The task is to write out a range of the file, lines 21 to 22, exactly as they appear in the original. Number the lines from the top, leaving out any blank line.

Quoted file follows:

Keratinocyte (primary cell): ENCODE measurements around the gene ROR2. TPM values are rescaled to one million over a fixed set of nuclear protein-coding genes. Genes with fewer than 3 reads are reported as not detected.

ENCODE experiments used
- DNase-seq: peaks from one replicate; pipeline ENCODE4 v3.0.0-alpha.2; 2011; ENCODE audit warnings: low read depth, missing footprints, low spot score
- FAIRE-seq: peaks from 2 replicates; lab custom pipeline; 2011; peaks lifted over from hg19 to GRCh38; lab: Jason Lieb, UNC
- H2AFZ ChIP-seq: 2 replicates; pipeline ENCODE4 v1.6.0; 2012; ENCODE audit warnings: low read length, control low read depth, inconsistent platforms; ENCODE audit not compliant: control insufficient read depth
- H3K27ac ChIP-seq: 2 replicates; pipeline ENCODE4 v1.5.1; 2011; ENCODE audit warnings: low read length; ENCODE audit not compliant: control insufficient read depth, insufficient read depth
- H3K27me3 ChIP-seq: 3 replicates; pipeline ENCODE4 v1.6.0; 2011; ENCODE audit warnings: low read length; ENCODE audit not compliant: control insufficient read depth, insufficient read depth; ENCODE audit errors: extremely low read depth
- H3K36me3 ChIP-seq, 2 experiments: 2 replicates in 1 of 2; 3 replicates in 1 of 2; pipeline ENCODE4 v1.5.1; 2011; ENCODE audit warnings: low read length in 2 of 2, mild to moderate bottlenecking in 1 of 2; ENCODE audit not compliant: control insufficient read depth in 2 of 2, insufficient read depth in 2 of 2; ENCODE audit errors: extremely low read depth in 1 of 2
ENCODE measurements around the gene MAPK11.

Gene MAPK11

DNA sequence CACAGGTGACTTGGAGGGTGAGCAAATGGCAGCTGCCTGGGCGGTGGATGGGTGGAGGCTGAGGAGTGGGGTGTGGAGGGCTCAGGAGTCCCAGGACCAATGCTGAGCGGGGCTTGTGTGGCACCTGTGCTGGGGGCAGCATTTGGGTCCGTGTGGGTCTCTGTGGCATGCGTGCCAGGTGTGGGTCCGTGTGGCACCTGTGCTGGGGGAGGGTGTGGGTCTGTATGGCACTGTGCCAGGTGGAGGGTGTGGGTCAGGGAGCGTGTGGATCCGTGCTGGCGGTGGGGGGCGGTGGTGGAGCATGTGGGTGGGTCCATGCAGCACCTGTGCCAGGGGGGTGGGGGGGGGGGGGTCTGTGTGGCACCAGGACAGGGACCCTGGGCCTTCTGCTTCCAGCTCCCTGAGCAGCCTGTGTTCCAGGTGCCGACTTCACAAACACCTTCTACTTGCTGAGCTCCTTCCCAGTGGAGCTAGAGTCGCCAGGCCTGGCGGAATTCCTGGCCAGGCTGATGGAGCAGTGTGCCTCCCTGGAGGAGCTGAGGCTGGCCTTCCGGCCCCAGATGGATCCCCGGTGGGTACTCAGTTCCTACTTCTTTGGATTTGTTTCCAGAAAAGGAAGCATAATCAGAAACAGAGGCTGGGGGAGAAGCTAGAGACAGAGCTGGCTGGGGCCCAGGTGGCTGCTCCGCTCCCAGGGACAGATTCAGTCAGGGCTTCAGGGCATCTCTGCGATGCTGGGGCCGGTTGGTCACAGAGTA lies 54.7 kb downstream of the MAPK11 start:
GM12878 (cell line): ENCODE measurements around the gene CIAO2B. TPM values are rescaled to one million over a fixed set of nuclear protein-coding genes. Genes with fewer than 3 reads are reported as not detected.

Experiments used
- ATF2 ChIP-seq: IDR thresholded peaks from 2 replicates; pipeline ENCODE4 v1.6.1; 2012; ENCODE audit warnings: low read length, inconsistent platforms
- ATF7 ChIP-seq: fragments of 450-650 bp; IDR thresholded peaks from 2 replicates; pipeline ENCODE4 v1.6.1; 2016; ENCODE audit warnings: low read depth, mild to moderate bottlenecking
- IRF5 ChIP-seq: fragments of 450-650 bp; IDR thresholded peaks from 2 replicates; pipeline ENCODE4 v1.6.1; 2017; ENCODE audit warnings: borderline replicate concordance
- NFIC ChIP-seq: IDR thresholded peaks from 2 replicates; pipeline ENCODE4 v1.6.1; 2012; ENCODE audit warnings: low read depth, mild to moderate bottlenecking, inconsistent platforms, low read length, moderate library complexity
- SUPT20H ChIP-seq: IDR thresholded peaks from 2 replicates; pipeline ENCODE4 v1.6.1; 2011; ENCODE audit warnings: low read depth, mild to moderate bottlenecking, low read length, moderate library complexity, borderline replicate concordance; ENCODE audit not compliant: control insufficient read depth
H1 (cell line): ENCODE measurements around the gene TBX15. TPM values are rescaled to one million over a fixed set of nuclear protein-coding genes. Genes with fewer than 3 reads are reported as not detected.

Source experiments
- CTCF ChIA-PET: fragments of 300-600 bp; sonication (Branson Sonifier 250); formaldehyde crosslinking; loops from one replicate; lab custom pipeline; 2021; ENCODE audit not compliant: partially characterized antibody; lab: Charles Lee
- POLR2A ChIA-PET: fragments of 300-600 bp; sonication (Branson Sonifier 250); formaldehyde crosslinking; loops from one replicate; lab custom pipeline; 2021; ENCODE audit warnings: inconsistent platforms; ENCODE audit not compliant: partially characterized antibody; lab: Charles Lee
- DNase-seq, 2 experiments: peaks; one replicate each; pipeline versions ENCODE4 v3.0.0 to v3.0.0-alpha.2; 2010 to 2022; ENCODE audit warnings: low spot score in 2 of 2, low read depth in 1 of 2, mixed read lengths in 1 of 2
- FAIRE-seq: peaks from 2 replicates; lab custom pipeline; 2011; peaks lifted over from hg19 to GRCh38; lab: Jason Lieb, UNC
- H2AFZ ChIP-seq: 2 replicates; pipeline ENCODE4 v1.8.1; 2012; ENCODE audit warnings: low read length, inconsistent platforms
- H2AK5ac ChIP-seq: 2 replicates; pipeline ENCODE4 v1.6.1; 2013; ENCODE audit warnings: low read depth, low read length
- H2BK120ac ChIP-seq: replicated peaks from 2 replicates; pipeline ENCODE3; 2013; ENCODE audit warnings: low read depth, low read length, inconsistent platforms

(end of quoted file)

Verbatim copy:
- CTCF ChIA-PET: fragments of 300-600 bp; sonication (Branson Sonifier 250); formaldehyde crosslinking; loops from one replicate; lab custom pipeline; 2021; ENCODE audit not compliant: partially characterized antibody; lab: Charles Lee
- POLR2A ChIA-PET: fragments of 300-600 bp; sonication (Branson Sonifier 250); formaldehyde crosslinking; loops from one replicate; lab custom pipeline; 2021; ENCODE audit warnings: inconsistent platforms; ENCODE audit not compliant: partially characterized antibody; lab: Charles Lee